The annual Marvi Jo Melo was inaugurated yesterday at Marvi Jo Khooh near Bhalwa village in Tharparkar, Sindh. This mela, a two-day affair, is arguably the biggest social and business event in the Thar area in which thousands of Tharis from various villages participate by putting up stalls under straw huts and shamianas to trade their arts and crafts and bringing their camels and horses to take part in the animal racing events. Other attractions of the mela include malakhra (wrestling competition), adabi conferences and musical programs in which various artists play or sing traditional folk songs.
The annual mela is a mark of tribute to one of the most well-known legendary heroines of Sindh, Marvi, famous for her purity and patriotism. The legend goes thus:
In the period of the Soomra rule there lived in Thar a poor shepherd named Palni, who had a beautiful daughter named Marvi. As Marvi grew older the fame of her beauty spread far and wide and reached the ears of Umer, the King of Umerkot and ruler of the Soomras. Off Umer went in search of her, disguised as a traveller and vowing to himself that he would find and make the beautiful girl his queen. On the fateful day they met, Marvi was filling water alone from a well. Looking at such beauty Umer was mermerized and knew this was her. He knelt down pretending to be a thirsty traveller asking for water, and as Marvi complied he swept her off her feet and forcefully on to his horse and made for Umerkot.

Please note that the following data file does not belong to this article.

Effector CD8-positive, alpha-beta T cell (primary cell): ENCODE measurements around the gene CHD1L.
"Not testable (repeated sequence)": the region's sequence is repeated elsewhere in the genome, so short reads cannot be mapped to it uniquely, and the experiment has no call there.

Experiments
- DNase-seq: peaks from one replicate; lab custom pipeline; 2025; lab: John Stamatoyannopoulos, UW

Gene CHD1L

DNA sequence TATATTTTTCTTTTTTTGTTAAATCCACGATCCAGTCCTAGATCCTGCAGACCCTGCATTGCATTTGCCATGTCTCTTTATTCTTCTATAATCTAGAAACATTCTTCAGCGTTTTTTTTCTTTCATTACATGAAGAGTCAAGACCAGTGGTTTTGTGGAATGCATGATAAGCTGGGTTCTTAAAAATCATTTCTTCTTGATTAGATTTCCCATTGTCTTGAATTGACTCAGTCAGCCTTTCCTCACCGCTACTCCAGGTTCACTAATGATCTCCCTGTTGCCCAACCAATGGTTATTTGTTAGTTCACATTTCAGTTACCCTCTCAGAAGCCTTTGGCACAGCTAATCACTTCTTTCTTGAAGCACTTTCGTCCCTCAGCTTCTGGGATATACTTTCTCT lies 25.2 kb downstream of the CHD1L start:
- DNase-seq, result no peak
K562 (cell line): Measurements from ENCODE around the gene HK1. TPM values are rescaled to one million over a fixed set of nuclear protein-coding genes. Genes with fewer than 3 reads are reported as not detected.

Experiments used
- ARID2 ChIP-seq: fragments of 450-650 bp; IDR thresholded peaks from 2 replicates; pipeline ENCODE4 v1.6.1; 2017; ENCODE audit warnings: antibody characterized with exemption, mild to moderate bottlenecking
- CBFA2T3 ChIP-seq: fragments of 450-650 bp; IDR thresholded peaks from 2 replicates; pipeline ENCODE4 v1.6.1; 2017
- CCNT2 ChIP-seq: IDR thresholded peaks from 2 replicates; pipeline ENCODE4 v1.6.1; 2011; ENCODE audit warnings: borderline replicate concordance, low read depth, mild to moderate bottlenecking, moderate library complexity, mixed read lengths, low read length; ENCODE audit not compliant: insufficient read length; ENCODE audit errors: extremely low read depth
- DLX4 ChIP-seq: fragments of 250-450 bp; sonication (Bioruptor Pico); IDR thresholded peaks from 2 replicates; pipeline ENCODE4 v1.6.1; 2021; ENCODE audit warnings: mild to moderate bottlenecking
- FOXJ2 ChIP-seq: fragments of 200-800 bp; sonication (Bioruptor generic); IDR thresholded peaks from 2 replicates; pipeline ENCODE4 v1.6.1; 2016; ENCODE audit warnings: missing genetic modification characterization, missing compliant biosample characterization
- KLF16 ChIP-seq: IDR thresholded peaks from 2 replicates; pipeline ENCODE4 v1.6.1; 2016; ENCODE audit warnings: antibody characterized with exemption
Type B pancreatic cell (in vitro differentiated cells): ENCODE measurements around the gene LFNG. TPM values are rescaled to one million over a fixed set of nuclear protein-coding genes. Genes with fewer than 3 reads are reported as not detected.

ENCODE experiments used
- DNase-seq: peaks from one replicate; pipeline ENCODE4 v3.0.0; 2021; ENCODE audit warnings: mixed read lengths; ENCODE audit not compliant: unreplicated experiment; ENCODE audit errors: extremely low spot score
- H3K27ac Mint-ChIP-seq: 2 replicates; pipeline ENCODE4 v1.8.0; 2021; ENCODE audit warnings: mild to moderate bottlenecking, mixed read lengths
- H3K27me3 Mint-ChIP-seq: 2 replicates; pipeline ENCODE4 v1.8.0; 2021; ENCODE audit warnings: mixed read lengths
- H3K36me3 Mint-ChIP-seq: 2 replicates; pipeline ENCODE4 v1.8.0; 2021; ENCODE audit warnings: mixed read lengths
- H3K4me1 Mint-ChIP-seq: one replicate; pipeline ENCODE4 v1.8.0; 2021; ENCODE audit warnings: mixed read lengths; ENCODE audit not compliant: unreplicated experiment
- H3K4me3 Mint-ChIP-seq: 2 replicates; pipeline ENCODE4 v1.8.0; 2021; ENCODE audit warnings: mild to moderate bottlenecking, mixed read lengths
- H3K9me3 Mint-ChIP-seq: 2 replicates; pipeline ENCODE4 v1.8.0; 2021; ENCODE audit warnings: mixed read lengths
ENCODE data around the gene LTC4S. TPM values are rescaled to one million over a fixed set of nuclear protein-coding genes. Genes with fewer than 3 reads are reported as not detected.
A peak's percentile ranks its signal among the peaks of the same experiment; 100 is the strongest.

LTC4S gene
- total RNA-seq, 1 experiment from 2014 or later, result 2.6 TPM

In Umerkot he tried to woo her but Marvi, who was engaged to her cousin Khet, held steadfast in her resistance and resolve to go back to her land and people. He tried to win her, proposed, begged, pleaded, offered her jewels and riches, confined her and eventually tortured and intimidated her, but Marvi did not relent. She shunned his advances, rejected his jewels, refused his velvet offerings and scorned his love – for she declared her love and longing for her land, her beloved and her people above everything else. As a fine translation goes,